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Antonina Hoffmann (born 16 June 1842 in Trzebinia – died 16 June 1897 in Kraków) was an outstanding theatre actress in Kraków of the turn of the 19th and 20th century. Endowed with a talent and looks, she played over four hundred roles during her acting career that spanned nearly four decades. She performed in classical repertoire plays, among others, dramas by William Shakespeare and Friedrich Schiller, she was successful in comedies and contemporary social dramas. However, she won acritical acclaim for her numerous roles in Juliusz Słowacki’s dramas – as Amelia in Mazepa, Roza in Lilla Weneda, Idalia in Fantazy, Salomea in Horsztyński, and title roles in Balladyna and Beatrix Cenci and other.
Hoffmann hailed from an impoverished, evangelical landowning family. In her youth, she attended a finishing school for girls in Warsaw, which was managed by her mother after the latter sold her estate. Against the wishes of her family, she decided to dedicate her life to the stage. After taking a few private acting lessons from an outstanding actor Jan Królikowski, she enrolled at the School of Drama where she made her debut, while still a student, in the Warsaw government theatres on 12 February 1859. In 1860, Hoffmann moved to Kraków where she quickly became the leading actress. She became the friend and a stage rival of Helena Modrzejewska. They often acted together, exchanged their experiences and learned the tricks of the trade from each other. In 1861, Hoffmann became a lifelong partner of Stanisław Koźmian – a member of the Stańczycy (a Galician political party). From 1871, he was a long-time artistic director of a Kraków theatre. He created the so-called ”Kraków School” of acting, a method in which actors did away with artificiality and honed team acting skills. Hoffmann was an exponent of this modern style – her acting was restrained, a far cry from declamation and stardom. Towards the end of her career, she was hired by theatre director Tadeusz Pawlikowski to the Kraków Municipal Theatre (currently the Juliusz Słowacki Theatre in Kraków) which opened on 21 October 1893. She would perform on this stage, one of the best theatres in contemporary Poland, for the rest of her life.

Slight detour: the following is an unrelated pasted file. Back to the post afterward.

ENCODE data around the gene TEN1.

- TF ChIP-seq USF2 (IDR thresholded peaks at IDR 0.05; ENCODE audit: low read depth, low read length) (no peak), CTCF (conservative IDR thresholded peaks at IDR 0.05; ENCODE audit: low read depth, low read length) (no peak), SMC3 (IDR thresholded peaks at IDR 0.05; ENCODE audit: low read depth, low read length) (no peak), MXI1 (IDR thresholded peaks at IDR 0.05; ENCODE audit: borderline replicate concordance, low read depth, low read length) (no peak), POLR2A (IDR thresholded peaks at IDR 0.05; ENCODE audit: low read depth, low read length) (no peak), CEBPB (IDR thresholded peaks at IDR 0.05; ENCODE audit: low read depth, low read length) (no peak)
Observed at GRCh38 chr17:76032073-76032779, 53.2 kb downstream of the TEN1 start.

The reverse of the coin shows the bust of Antonina Hoffmann from the 1872 sculpture by Władysław Eliasz and images of laces from her stage costumes. The obverse of the coin includes the image of the facade of the Juliusz Słowacki Theatre in Kraków.